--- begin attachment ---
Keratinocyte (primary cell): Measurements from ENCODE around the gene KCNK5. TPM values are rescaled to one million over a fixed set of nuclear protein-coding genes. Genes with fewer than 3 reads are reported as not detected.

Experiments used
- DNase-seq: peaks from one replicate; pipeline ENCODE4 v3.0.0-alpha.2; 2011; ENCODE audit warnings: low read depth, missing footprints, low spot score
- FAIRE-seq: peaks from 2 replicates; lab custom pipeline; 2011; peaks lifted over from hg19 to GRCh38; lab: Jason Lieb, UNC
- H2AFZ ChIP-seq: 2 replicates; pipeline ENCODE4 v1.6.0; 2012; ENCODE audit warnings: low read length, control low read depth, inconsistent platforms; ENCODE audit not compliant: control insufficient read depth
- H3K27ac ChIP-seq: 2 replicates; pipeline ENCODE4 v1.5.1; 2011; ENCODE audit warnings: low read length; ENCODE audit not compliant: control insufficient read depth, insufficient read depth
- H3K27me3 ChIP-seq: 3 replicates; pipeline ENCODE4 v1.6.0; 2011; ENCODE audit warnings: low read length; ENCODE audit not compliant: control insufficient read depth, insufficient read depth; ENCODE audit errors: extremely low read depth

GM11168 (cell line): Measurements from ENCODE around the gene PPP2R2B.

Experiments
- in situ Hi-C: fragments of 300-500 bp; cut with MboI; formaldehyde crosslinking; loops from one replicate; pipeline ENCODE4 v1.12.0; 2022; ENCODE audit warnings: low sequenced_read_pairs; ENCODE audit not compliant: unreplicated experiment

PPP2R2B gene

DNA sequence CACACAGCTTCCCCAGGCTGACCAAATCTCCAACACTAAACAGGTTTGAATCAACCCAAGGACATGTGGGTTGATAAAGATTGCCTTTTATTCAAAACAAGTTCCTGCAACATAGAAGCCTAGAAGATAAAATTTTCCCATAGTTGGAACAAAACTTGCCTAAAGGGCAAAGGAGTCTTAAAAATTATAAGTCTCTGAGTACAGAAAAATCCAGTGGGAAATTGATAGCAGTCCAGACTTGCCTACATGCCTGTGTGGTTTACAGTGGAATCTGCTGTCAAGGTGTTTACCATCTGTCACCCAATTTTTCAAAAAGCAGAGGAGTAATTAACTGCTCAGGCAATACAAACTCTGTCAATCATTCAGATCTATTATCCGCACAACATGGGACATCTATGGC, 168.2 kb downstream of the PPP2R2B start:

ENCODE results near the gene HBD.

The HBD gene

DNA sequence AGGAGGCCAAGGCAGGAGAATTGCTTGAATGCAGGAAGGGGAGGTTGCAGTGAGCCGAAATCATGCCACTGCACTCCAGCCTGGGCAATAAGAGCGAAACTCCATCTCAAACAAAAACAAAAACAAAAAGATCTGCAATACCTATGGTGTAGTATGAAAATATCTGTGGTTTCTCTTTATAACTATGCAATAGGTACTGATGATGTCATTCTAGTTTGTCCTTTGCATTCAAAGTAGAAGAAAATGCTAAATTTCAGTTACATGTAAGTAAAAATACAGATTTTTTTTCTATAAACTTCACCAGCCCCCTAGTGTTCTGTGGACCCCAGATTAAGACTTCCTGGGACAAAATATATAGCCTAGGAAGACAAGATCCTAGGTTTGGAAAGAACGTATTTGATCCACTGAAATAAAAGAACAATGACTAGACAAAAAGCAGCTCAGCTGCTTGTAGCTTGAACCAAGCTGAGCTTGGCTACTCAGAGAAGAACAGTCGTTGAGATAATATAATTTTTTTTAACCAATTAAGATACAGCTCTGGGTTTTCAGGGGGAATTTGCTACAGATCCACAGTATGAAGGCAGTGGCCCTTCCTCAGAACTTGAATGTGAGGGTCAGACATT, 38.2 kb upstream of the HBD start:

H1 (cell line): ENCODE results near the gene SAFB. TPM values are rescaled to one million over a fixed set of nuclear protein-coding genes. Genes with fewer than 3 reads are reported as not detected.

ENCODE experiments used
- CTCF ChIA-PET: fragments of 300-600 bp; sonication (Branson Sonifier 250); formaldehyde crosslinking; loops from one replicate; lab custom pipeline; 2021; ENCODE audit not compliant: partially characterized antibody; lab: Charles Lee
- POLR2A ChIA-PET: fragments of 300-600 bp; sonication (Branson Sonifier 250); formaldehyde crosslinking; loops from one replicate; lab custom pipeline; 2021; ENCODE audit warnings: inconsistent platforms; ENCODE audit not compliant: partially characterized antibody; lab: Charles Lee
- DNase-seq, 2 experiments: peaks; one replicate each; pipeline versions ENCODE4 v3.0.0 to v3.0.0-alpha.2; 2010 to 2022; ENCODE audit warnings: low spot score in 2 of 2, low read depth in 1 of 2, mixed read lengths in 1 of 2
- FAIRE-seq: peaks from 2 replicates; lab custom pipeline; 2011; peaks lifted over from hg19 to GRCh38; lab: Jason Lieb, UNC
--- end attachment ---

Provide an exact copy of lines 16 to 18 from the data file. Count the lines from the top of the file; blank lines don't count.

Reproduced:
H1 (cell line): ENCODE results near the gene SAFB. TPM values are rescaled to one million over a fixed set of nuclear protein-coding genes. Genes with fewer than 3 reads are reported as not detected.

ENCODE experiments used
- CTCF ChIA-PET: fragments of 300-600 bp; sonication (Branson Sonifier 250); formaldehyde crosslinking; loops from one replicate; lab custom pipeline; 2021; ENCODE audit not compliant: partially characterized antibody; lab: Charles Lee